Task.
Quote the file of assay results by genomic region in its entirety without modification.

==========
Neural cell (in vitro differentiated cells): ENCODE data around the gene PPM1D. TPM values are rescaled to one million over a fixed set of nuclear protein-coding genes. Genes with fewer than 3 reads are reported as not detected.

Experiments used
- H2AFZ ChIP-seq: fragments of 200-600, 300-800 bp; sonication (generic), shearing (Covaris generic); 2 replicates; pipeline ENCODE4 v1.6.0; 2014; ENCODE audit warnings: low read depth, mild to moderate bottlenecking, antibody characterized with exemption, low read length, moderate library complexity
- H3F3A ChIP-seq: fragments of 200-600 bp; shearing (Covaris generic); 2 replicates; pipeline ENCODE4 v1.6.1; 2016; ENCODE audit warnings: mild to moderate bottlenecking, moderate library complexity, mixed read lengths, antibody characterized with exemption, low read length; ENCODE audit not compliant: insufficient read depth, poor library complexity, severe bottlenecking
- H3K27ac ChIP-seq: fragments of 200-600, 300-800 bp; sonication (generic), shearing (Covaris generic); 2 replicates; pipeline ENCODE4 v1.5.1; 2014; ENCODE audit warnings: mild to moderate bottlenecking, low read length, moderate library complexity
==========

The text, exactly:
Neural cell (in vitro differentiated cells): ENCODE data around the gene PPM1D. TPM values are rescaled to one million over a fixed set of nuclear protein-coding genes. Genes with fewer than 3 reads are reported as not detected.

Experiments used
- H2AFZ ChIP-seq: fragments of 200-600, 300-800 bp; sonication (generic), shearing (Covaris generic); 2 replicates; pipeline ENCODE4 v1.6.0; 2014; ENCODE audit warnings: low read depth, mild to moderate bottlenecking, antibody characterized with exemption, low read length, moderate library complexity
- H3F3A ChIP-seq: fragments of 200-600 bp; shearing (Covaris generic); 2 replicates; pipeline ENCODE4 v1.6.1; 2016; ENCODE audit warnings: mild to moderate bottlenecking, moderate library complexity, mixed read lengths, antibody characterized with exemption, low read length; ENCODE audit not compliant: insufficient read depth, poor library complexity, severe bottlenecking
- H3K27ac ChIP-seq: fragments of 200-600, 300-800 bp; sonication (generic), shearing (Covaris generic); 2 replicates; pipeline ENCODE4 v1.5.1; 2014; ENCODE audit warnings: mild to moderate bottlenecking, low read length, moderate library complexity